You all remember the last invasion of cicadas in our area back in 2004, right? The sound was almost deafening, and when we walked in our gardens they fell in our hair, and crunched when we stepped on them on the sidewalk. Fun!
Well, that batch was Brood X, a really big batch, which in the cicada world are called “broods”. There are at least 15 broods of periodical cicadas, some of which emerge every 17 years, while others every 13 years.
And now they’re back, with Brood II of the 17-year cicada ready to emerge from the ground here on the East Coast, which they typically do when the soil temperature reaches 64 degrees. They’ll leave the ground, crawl up tree trunks, and emerge as adults from the shell of the nymph. (Watch!) You know, like a butterfly coming out of a cocoon.
After those 17 years of hibernating they’ll live about 2-4 weeks, without eating a thing. Their only mission now is to mate.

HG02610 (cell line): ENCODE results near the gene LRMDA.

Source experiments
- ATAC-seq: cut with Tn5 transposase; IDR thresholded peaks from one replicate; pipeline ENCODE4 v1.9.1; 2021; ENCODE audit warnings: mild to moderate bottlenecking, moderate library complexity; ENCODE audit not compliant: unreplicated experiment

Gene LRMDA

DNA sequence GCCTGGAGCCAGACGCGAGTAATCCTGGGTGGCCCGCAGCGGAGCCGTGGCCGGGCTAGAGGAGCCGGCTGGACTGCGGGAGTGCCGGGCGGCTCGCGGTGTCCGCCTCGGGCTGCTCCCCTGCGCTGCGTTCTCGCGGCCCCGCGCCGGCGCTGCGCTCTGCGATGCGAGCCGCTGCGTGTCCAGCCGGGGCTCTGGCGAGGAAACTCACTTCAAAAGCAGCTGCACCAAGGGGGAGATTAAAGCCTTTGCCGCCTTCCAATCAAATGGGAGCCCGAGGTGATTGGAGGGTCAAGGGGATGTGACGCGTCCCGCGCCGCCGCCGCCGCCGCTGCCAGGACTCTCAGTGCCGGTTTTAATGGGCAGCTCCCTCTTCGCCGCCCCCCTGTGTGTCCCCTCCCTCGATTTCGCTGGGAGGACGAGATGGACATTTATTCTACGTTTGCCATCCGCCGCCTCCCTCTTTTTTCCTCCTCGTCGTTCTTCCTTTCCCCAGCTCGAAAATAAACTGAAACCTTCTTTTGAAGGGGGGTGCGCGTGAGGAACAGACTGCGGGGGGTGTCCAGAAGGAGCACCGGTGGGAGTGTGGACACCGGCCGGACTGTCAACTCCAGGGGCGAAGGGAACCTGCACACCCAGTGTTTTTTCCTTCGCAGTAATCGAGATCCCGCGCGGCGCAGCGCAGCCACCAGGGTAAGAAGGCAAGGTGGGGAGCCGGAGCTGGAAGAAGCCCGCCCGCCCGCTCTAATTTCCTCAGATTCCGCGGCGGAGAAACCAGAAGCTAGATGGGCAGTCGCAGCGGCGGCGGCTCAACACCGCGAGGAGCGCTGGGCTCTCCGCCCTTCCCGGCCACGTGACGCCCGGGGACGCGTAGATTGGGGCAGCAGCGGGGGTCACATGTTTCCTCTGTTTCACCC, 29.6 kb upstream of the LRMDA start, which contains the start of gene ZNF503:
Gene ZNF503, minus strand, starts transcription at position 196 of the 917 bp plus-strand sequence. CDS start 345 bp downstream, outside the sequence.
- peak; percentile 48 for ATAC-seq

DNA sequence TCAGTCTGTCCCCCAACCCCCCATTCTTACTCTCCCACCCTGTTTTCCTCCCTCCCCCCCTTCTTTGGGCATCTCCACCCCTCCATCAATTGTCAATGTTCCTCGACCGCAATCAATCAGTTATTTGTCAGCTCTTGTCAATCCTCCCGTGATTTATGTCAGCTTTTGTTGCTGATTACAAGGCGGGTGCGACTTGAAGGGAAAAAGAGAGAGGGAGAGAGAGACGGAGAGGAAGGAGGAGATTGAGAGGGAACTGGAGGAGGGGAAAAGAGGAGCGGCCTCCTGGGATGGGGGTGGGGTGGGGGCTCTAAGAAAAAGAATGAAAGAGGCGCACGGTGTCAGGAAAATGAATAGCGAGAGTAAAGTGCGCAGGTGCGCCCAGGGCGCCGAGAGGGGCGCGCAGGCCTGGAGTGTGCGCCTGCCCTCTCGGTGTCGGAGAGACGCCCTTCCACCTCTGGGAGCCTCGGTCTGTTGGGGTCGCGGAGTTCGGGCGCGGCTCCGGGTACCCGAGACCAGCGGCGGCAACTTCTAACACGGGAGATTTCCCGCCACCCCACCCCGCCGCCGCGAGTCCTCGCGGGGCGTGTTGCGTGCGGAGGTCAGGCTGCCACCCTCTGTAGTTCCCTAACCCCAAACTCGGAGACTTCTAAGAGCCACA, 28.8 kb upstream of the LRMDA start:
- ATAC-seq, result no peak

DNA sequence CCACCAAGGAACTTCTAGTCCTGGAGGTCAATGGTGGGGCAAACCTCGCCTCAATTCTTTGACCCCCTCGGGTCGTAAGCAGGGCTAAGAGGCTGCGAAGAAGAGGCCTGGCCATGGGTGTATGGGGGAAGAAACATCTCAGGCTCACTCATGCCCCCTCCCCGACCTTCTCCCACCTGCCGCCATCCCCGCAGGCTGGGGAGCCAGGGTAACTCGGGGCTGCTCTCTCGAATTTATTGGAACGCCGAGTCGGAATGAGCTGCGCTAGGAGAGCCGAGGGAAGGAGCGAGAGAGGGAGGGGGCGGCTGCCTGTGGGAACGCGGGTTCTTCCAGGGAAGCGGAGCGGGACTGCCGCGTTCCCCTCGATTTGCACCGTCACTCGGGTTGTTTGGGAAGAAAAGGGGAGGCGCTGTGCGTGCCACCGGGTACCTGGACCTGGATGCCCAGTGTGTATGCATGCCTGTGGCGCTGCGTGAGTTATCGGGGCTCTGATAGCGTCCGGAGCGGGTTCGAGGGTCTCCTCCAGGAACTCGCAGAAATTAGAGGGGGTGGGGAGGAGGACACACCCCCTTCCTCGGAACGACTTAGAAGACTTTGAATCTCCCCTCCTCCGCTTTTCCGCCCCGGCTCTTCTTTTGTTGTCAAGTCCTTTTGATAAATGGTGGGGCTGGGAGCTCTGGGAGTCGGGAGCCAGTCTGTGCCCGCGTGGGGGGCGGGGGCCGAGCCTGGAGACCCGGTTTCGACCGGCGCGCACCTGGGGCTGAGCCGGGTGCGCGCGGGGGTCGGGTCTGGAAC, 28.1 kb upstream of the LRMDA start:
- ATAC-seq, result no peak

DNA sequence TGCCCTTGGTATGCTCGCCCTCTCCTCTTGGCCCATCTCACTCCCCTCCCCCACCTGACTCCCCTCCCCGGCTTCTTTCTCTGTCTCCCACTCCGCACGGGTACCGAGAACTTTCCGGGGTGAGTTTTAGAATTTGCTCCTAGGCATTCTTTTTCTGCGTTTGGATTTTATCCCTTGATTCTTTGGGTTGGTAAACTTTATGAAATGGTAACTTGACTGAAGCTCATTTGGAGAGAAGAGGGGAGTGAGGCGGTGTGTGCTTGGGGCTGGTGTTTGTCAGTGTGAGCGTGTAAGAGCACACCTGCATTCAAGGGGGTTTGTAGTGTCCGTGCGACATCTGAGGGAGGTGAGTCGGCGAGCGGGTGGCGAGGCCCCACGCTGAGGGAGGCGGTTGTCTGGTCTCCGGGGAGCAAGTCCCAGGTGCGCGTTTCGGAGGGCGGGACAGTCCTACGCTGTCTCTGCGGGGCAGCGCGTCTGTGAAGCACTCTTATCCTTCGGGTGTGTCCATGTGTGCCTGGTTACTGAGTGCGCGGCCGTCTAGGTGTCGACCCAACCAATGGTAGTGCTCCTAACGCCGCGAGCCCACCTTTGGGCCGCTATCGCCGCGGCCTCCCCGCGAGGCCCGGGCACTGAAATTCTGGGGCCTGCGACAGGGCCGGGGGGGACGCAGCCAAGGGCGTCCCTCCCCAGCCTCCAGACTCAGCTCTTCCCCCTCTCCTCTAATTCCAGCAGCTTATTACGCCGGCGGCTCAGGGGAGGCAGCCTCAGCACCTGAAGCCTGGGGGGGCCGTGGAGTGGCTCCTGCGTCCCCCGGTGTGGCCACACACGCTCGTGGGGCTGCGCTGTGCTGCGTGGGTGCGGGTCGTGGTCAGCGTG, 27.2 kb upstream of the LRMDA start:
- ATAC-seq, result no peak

Effect on Plants
Cicadas perform a service for host trees by aerating the soil when they emerge, though the total effect on the trees depends on the tree. Cicadas split small tree branches to insert the eggs. The branch will usually wilt, die and fall off the tree. The cicadas then emerge from the branches and enter the soil. For large trees it’s no problem – just a form of natural pruning. This process CAN cause damage to young trees, especially fruit trees and dogwoods. If you have young trees that might be damaged, cover them with bird netting when you first notice the cicadas.
Effect on Critters, including Humans
They don’t bite and yes, they may fall on your head. But have you considered eating them? Some people do, out of curiosity or for shock value. People in many Asian countries have eaten cicadas for centuries, and there are records of Native Americans eating cicadas. Descriptions of the taste range from comparisons to asparagus to popcorn to shrimp. Yum.
Other animals sure love eating them, including deer, squirrels, birds, and dogs.
In order to attract females, male cicadas emit a deafening chorus, which can reach 90 decibels — as loud as a lawnmower. They also buzz when they’re alarmed (as demonstrated in this short video).
For More Information